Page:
The Convention you are referring to is commonly known as the Biological Weapons Convention (BWC). It is an international treaty that prohibits the development, production, acquisition, transfer, and stockpiling of biological and toxin weapons. The convention also mandates the destruction of existing stockpiles of such weapons.
The BWC was opened for signature in 1972 and entered into force in 1975. It currently has 183 states parties, making it one of the most widely supported disarmament agreements. The objective of the convention is to prevent the use of biological agents and toxins as weapons, which can cause widespread harm to humans, animals, and plants.
Under the BWC, member states commit to several obligations:
- Prohibition: States parties undertake never to develop, produce, acquire, stockpile, or retain biological and toxin weapons.
- Destruction: States parties that possess such weapons commit to destroy them and any facilities used for their production.
- Prevention of Spread: States parties agree to prevent the transfer of biological agents or toxins to any recipient that is not a party to the convention and to prohibit assistance in any activity prohibited by the convention.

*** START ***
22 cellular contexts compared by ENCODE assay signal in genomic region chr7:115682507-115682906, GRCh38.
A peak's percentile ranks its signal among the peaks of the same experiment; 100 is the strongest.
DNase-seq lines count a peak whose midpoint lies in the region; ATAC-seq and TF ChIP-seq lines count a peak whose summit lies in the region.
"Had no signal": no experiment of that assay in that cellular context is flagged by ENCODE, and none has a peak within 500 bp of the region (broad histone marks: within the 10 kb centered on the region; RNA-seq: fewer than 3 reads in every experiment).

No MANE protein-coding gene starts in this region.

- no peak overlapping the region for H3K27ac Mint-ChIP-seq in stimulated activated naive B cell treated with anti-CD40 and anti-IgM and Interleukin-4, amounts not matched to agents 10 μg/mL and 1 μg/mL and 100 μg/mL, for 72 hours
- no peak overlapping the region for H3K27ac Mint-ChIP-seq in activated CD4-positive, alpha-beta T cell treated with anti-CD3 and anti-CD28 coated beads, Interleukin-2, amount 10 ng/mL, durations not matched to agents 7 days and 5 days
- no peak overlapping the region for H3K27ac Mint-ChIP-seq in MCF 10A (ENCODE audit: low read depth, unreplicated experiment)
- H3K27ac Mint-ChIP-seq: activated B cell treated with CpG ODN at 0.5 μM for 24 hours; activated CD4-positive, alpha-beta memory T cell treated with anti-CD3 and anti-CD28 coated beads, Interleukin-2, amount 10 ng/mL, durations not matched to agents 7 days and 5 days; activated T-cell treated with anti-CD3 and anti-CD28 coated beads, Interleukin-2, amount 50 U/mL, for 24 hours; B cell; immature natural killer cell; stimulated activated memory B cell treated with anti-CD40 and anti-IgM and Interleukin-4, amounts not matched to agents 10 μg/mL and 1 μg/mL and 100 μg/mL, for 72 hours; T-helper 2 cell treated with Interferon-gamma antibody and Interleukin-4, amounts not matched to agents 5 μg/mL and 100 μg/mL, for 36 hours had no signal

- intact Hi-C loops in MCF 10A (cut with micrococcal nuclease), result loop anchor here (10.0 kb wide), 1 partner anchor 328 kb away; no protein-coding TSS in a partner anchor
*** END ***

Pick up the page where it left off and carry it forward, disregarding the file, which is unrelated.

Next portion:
- Cooperation and Assistance: States parties commit to providing assistance and cooperation, including in the fields of public health, agriculture, and emergency response, to prevent and respond to outbreaks of infectious diseases and potential bioweapon threats.
- Confidence-Building Measures: States parties are encouraged to exchange information on their activities related to biological agents and toxins for peaceful purposes, such as research and public health measures.
The BWC does not have a formal verification mechanism or an organization dedicated solely to its implementation. However, states parties meet periodically in review conferences to discuss compliance and further strengthen the convention’s provisions.
It’s important to note that while the BWC prohibits biological weapons, it does not address the development or use of non-lethal biological agents for legitimate purposes, such as medical research, disease control, or vaccine production.